The vacant Statler Hotel site on Grand Circus Park may be home to Quicken's new headquarters. (Donna Terek / The Detroit News)
Quicken Loans Inc., one of Michigan's fastest-growing companies, will move its suburban headquarters to downtown Detroit, Chairman Dan Gilbert and Mayor Kwame Kilpatrick told The Detroit News on Monday.
The move, pending yearlong studies of the former Hudson's site on Woodward and vacant Statler Hotel site, would consolidate at least 4,000 employees in the new Quicken headquarters from sites in Livonia and other suburbs. It also would turbocharge a revival of downtown led by General Motors Corp., Compuware Corp., Ilitch Holdings Inc., new casinos and a vibrant entertainment district.
Kilpatrick and Gilbert, who is interested in pursuing redevelopment of downtown beyond the Quicken project, envision the national mortgage lender's headquarters as the centerpiece of a mega development combining retail, condominiums and a technology park -- the cornerstone of an initiative they're calling "Detroit 2.0."
"This is big," Kilpatrick said, describing a package of state and local incentives that could total as much as $200 million over the next 20 years. "This is a done deal. We've signed the development agreement. This is the largest package that we -- the city and state -- have put together to bring a company to downtown Detroit."
A news conference to announce the deal is scheduled for noon today at Rock Financial Park on East Larned in Detroit. The plan was expected for months but delayed by protracted negotiations and a spreading mortgage industry correction that appears to have largely missed Quicken and its Michigan unit, Rock Financial.
The development agreement is only the first step. After the one-year study period, set to expire Nov. 13, 2008, Quicken would have an 18-month "due diligence" period to finalize plans for either the city-owned Hudson's or the Statler site, controlled by the Detroit Economic Growth Corp.
It's hard to overstate the economic and political significance for Kilpatrick and Detroit of Quicken's planned move downtown, a process likely to take at least three years before the first shovels go into the ground. This is a proverbial shot in the arm for a region desperate for some good news amid an almost weekly barrage of plant closings, restructurings, jobs cuts and public budget woes.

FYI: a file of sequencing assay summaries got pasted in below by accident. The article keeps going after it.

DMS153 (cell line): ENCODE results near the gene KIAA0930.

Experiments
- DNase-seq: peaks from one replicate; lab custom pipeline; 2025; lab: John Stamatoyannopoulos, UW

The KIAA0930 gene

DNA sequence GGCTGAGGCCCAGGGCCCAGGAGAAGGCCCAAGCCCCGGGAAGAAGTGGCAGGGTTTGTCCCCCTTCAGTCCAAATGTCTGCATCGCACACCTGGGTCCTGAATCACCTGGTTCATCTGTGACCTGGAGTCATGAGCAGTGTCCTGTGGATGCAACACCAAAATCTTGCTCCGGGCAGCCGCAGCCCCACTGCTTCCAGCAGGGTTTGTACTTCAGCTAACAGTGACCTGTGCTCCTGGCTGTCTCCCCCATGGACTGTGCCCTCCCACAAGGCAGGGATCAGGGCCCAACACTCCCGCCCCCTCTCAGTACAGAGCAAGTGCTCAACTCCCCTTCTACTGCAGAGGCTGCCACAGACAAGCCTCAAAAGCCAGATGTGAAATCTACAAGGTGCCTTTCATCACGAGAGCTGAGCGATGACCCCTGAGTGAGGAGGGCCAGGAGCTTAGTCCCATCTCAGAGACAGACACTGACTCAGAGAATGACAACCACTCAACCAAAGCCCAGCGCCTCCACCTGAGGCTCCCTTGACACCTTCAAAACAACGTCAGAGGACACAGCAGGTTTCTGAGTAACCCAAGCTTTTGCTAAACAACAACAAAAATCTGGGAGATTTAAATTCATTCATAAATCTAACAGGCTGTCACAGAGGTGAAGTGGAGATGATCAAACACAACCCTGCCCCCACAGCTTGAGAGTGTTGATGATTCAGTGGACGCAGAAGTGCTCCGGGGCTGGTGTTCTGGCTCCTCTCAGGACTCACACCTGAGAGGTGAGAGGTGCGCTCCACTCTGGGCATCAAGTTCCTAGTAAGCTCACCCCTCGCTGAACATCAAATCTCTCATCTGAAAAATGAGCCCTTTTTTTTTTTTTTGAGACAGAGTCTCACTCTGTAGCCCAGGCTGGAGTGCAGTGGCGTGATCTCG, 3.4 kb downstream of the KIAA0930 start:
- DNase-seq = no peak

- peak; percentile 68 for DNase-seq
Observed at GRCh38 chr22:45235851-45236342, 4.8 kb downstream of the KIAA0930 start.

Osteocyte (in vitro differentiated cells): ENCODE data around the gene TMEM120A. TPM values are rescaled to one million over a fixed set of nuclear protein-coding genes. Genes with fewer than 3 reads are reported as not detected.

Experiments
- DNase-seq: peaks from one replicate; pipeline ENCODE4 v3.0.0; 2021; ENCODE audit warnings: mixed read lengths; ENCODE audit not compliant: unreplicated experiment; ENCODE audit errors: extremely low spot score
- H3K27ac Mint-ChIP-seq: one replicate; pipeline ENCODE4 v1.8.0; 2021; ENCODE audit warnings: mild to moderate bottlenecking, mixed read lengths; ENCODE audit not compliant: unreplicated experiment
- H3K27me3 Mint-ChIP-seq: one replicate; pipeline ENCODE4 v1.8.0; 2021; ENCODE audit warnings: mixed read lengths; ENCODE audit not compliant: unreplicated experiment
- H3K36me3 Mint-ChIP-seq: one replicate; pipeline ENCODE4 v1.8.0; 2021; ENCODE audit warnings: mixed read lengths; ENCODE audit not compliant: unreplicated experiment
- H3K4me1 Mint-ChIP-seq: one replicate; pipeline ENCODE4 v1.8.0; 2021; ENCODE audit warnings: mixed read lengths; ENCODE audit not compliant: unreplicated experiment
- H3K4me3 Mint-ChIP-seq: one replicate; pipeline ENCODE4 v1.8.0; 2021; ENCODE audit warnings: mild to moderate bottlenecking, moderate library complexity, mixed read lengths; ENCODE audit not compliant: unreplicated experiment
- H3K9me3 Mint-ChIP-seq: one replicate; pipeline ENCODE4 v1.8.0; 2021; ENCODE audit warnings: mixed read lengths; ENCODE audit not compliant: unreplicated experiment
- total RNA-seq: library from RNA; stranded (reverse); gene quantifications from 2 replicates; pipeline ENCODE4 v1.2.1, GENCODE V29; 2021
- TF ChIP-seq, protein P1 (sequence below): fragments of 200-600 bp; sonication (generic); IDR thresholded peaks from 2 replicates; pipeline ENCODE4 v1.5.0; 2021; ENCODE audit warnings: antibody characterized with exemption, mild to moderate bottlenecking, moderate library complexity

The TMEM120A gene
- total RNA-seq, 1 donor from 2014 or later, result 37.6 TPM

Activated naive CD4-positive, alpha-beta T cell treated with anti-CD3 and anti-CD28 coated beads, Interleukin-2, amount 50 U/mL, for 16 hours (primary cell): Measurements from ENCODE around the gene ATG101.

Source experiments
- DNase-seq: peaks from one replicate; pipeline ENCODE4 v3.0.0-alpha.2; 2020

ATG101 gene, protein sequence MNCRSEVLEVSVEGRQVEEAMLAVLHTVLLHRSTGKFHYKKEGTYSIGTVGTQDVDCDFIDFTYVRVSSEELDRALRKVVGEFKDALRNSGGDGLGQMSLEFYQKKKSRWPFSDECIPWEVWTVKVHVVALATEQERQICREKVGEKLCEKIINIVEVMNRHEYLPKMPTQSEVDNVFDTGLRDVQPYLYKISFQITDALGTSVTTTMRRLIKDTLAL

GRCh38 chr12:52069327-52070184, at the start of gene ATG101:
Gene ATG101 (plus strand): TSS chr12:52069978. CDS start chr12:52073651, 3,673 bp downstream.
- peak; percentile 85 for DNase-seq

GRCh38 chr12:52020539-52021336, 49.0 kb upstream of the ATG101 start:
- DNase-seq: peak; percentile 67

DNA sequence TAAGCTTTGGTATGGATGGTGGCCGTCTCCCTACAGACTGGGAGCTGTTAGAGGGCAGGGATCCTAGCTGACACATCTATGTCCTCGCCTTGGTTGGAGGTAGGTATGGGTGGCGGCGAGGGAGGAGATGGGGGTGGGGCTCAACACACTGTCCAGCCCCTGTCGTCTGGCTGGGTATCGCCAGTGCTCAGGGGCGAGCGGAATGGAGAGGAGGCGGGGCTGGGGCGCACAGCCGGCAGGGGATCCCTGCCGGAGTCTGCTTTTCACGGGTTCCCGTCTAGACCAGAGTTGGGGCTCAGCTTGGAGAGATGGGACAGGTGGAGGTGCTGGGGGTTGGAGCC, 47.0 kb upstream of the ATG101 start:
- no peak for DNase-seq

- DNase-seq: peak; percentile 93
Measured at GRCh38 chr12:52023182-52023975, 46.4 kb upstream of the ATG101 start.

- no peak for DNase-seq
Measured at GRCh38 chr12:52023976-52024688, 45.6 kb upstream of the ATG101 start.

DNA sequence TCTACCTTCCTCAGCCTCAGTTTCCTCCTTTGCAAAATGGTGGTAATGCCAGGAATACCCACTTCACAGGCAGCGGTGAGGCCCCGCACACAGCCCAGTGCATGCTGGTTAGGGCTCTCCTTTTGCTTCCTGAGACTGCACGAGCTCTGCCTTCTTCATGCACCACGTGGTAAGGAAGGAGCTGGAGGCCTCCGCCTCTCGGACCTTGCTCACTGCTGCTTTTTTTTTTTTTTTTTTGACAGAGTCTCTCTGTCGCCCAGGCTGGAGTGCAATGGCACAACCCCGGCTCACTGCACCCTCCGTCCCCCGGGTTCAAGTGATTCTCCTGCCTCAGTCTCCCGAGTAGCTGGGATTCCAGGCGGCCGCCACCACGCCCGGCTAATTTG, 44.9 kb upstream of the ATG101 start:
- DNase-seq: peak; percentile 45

Gilbert's 'Big Bang' in Detroit
Depending on the month, Michigan vies for national leadership in high unemployment, low job creation and rising home foreclosures even as it struggles with an enduring image as the epicenter of organized labor and Old Economy America.
Add Detroit's reputation, much of it historically deserved, for urban decay, residential blight, anti-business sentiment, failing schools and violent crime and the Quicken decision seems all the more encouraging. Why? Because it suggests real change is occurring amid brutal economic times and, second, that downtown Detroit has a momentum all its own.
That an Internet-driven lender touted as one of the country's best places to work, with operations in Cleveland and Arizona, with a business model spanning the entire country is choosing Detroit for its new headquarters says as much about the city as it says about Gilbert -- and it's all good.
"It's a Big Bang approach," said Gilbert, co-founder of Quicken and majority owner of the NBA's Cleveland Cavaliers. "You can't have jobs until you have the companies. You can't have retail until you have jobs. We need to locate more and more entrepreneurs in a centralized hub" where they "feed off each other."
Quicken's development agreement ties up for one year two prime downtown sites -- Hudson's and the demolished Statler site on Grand Circus Park. The idea: Planners would be free to consider designs and engineering and gauge the interests of entrepreneurs and other technology companies interested in joining the Quicken complex.